Optimal emissions under exogenous and endogenous technological change - Frank Venmans | Financial market response to climate litigation against corporations - Misato Sato
Frank Venmans will be discussing the paper Optimal emissions under exogenous and endogenous technological change.
Some abatement technologies become cheaper over time, even without climate policy. We call this process “exogenous”, in the sense that it only depends on time. Other abatement technologies become cheaper only as a result of costly abatement. This process is therefore “endogenous” since the decision to abate will also affect later abatement costs. On a welfare maximizing path, the marginal abatement costs now equals the social cost of carbon plus the social gain of learning. The social gain of learning will flatten the optimal carbon path. This is also the case in a cost-effectiveness setting, such that the optimal carbon price no longer follows a Hotelling rule. We show that very few models include this extra incentive, yet we estimate that modelling endogenous learning as an exogenous process underestimates optimal abatement by 9% in 2050. Compared to a model with a static marginal abatement curve, both endogenous and exogenous TC will lower optimal peak warming and steepen the abatement path due to the declining costs of abatement. In anticipation of lower peak warming, exogenous TC will reduce the initial carbon price, whereas endogenous TC has an ambiguous effect on the initial carbon price in a cost-benefit setting.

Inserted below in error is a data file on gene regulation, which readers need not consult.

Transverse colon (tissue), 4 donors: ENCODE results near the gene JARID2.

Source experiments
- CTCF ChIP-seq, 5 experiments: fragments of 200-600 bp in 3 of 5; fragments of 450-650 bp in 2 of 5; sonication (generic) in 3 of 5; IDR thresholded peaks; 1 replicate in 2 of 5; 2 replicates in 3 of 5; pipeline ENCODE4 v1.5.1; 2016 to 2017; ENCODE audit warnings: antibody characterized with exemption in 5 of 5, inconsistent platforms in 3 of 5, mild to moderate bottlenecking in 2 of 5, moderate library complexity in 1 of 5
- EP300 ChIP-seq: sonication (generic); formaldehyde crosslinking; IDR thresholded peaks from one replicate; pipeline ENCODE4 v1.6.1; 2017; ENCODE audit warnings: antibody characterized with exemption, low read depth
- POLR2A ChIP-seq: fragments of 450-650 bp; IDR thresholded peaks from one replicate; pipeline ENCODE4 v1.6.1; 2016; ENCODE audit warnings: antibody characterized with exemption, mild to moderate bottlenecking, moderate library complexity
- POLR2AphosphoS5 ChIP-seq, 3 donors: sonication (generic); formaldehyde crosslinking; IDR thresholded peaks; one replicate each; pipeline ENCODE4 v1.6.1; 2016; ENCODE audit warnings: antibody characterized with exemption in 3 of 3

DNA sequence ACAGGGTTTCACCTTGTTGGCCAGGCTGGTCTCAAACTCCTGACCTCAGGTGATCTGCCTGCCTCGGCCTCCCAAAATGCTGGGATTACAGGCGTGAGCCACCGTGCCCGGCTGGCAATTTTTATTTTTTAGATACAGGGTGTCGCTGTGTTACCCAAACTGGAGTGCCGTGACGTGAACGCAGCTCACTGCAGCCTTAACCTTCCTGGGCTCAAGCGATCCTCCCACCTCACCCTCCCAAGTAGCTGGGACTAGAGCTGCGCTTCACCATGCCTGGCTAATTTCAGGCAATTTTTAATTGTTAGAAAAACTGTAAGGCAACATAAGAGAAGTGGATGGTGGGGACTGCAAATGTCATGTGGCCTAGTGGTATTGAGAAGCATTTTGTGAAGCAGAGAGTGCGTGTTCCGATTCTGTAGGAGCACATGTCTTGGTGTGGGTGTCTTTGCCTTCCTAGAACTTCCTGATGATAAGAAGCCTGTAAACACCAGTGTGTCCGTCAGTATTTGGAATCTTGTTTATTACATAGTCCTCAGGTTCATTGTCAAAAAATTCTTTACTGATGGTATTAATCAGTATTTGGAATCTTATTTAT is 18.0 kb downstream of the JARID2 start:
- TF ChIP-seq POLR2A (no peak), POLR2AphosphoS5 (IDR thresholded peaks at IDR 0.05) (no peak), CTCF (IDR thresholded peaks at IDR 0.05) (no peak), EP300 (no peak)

Misato Sato will be discussing the paper Financial Market Response to Climate Litigation Against Corporations
One motivation behind the rising wave of litigation against high emitting corporations is to steer capital markets away from high emitting activities. We construct a new, comprehensive database of climate change related lawsuits against corporations in the U.S. and Europe during the period 2005–2021, and classify them according to key characteristics. We find that climate litigation filings do not affect stock prices on average. However, stock markets do respond negatively to particular types of climate litigation, specifically filings against Carbon Majors and “novel” cases, including first filings against a corporation, first filings in a given jurisdiction, and filings of cases that use novel legal arguments, or unfavourable judgements against corporations. These findings suggest litigation is affecting market valuation of companies, and litigation risk is increasingly becoming part of climate-related financial risk.
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